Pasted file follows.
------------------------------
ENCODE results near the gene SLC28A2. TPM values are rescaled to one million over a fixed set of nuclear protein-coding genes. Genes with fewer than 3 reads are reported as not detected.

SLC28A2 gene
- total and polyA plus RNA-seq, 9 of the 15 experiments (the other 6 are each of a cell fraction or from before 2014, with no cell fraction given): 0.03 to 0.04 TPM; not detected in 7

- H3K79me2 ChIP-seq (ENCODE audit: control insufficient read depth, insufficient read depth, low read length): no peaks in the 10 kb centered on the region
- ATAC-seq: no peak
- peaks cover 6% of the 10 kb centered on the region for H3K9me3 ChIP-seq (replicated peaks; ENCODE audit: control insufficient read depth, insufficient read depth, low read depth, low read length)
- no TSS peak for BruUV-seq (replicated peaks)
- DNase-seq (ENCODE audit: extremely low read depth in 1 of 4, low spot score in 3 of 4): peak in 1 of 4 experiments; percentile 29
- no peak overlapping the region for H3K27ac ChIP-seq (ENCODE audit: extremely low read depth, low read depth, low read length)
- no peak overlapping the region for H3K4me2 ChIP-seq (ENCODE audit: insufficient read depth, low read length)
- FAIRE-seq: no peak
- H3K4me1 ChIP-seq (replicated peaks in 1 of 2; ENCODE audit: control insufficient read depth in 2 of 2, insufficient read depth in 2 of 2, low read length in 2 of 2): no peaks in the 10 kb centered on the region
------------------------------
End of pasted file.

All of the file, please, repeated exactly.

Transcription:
ENCODE results near the gene SLC28A2. TPM values are rescaled to one million over a fixed set of nuclear protein-coding genes. Genes with fewer than 3 reads are reported as not detected.

SLC28A2 gene
- total and polyA plus RNA-seq, 9 of the 15 experiments (the other 6 are each of a cell fraction or from before 2014, with no cell fraction given): 0.03 to 0.04 TPM; not detected in 7

- H3K79me2 ChIP-seq (ENCODE audit: control insufficient read depth, insufficient read depth, low read length): no peaks in the 10 kb centered on the region
- ATAC-seq: no peak
- peaks cover 6% of the 10 kb centered on the region for H3K9me3 ChIP-seq (replicated peaks; ENCODE audit: control insufficient read depth, insufficient read depth, low read depth, low read length)
- no TSS peak for BruUV-seq (replicated peaks)
- DNase-seq (ENCODE audit: extremely low read depth in 1 of 4, low spot score in 3 of 4): peak in 1 of 4 experiments; percentile 29
- no peak overlapping the region for H3K27ac ChIP-seq (ENCODE audit: extremely low read depth, low read depth, low read length)
- no peak overlapping the region for H3K4me2 ChIP-seq (ENCODE audit: insufficient read depth, low read length)
- FAIRE-seq: no peak
- H3K4me1 ChIP-seq (replicated peaks in 1 of 2; ENCODE audit: control insufficient read depth in 2 of 2, insufficient read depth in 2 of 2, low read length in 2 of 2): no peaks in the 10 kb centered on the region